What the Internet Could Be Like if SOPA Passes

Wikipedia probably wouldn't survive—isn't that scary enough?

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The goal of the Stop Online Piracy Act is relatively straightforward: to crack down on "internet pirates" or people illegally downloading copyrighted albums and DVDs. Stealing is wrong, and thieves should be punished—simple, right?

[See pictures of sites protesting SOPA today.]

Not exactly.

Opponents of the bill say it's too vague and murky and could potentially restrict freedom of speech and fundamentally change the Internet experience as we know it. It's akin to "dealing with a lion that has escaped from the zoo by blasting some kittens with a flamethrower," according to popular humor site The Oatmeal, which has blacked out its content in protest of the bill. (Tens of thousands of web sites have followed suit, including giants such as Wikipedia and Reddit.)

[Read: Four Things Americans Have Learned from the SOPA Fight.]

But what would happen if SOPA actually passes? Would Big Brother track our every click? Could you be arrested and hauled off to jail for posting a copyrighted photo? You might not do hard time in the slammer, but your personal web pages—Facebook, Twitter, Tumblr, and Wordpress blogs, for instance—could be shut down. Without warning.

Much to the chagrin of students everywhere, sites such as Wikipedia -with millions of users posting, editing, and adding content that may or may not be copyrighted - probably wouldn't stand a chance under SOPA. The cost of monitoring such sites would be overwhelming, creating daunting burdens for internet companies with limited resources.

"What we're talking about is book burning here," says David Johnson, assistant professor at American University's School of Communication. "For one sentence in the book you can burn the book under what SOPA talks about. You can take the entire site down. They're shutting down the freedom of the Internet."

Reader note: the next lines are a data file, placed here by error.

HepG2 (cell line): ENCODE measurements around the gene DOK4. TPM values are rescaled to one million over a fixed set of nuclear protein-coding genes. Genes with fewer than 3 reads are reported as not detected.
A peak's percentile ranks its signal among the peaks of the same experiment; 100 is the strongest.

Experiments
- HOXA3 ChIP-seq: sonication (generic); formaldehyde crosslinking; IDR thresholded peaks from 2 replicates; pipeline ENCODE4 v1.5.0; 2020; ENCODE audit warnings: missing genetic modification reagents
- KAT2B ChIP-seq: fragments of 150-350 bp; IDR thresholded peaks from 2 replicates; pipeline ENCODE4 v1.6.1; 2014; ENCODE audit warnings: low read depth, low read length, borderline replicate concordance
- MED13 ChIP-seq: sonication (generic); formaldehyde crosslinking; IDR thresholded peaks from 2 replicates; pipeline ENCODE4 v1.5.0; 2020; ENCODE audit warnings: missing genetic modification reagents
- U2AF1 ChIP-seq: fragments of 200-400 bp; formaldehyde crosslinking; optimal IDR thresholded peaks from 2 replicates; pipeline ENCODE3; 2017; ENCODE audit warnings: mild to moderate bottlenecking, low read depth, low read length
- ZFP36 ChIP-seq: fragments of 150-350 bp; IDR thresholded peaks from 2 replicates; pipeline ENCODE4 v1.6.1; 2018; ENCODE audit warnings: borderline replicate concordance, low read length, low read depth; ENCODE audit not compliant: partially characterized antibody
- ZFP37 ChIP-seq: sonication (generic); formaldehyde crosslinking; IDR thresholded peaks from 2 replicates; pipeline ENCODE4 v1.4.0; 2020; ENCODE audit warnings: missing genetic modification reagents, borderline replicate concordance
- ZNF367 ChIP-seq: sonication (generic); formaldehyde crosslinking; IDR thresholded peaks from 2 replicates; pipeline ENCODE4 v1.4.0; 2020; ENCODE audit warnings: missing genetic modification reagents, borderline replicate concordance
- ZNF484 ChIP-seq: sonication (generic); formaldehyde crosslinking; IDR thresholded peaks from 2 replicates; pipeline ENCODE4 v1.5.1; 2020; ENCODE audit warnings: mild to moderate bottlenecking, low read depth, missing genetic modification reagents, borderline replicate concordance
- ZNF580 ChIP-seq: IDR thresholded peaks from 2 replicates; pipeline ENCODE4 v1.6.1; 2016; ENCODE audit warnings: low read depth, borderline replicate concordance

Search engines such as Google could also change, filtering results that contain copyrighted material. Internet service providers could even block entire sites at their discretion.

Even comment sections on web sites could be at risk. With SOPA, a blogger or site owner isn't just responsible for her own content, according to a recent article, she'd have to answer for her commenters' posts, too. Faced with having to police their web sites, site administrators would likely just forget to the whole thing and disable comments, effectively stunting online dialogue.

[See today's best photos.]

But with opposition to the bill building both within Washington and across the country, SOPA faces a tough battle in Congress. House Committee on Oversight and Government Reform Chairman Darrell Issa (R-CA) came out in support of SOPA protesters Wednesday, saying the efforts "turned the tide against a backroom lobbying effort by interest that aren't used to being told 'no.'" The White House has also expressed concerns about the bill.

SOPA's Senate counterpart—the Protect IP Act (PIPA)—is scheduled for a vote next Wednesday. Debate on SOPA will resume in February.

mhandley@usnews.com

Twitter: @mmhandley